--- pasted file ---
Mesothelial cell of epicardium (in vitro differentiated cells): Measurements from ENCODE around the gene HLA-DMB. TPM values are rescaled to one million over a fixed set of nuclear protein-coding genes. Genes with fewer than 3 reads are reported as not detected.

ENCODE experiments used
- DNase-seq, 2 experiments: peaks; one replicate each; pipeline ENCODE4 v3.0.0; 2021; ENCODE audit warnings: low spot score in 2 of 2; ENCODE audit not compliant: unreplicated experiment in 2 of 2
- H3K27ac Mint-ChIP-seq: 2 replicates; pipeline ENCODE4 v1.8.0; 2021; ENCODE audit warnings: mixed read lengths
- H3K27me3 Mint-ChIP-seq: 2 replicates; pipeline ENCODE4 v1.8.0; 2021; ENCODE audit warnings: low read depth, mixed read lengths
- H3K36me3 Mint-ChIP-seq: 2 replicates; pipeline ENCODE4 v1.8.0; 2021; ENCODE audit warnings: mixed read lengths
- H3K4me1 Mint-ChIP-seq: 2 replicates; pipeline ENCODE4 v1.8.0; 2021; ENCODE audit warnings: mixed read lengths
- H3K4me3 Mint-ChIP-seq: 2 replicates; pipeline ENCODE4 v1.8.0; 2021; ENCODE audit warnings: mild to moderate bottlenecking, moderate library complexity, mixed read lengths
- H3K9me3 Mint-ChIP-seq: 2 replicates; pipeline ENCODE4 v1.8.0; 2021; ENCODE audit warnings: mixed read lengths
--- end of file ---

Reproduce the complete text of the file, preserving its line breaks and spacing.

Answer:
Mesothelial cell of epicardium (in vitro differentiated cells): Measurements from ENCODE around the gene HLA-DMB. TPM values are rescaled to one million over a fixed set of nuclear protein-coding genes. Genes with fewer than 3 reads are reported as not detected.

ENCODE experiments used
- DNase-seq, 2 experiments: peaks; one replicate each; pipeline ENCODE4 v3.0.0; 2021; ENCODE audit warnings: low spot score in 2 of 2; ENCODE audit not compliant: unreplicated experiment in 2 of 2
- H3K27ac Mint-ChIP-seq: 2 replicates; pipeline ENCODE4 v1.8.0; 2021; ENCODE audit warnings: mixed read lengths
- H3K27me3 Mint-ChIP-seq: 2 replicates; pipeline ENCODE4 v1.8.0; 2021; ENCODE audit warnings: low read depth, mixed read lengths
- H3K36me3 Mint-ChIP-seq: 2 replicates; pipeline ENCODE4 v1.8.0; 2021; ENCODE audit warnings: mixed read lengths
- H3K4me1 Mint-ChIP-seq: 2 replicates; pipeline ENCODE4 v1.8.0; 2021; ENCODE audit warnings: mixed read lengths
- H3K4me3 Mint-ChIP-seq: 2 replicates; pipeline ENCODE4 v1.8.0; 2021; ENCODE audit warnings: mild to moderate bottlenecking, moderate library complexity, mixed read lengths
- H3K9me3 Mint-ChIP-seq: 2 replicates; pipeline ENCODE4 v1.8.0; 2021; ENCODE audit warnings: mixed read lengths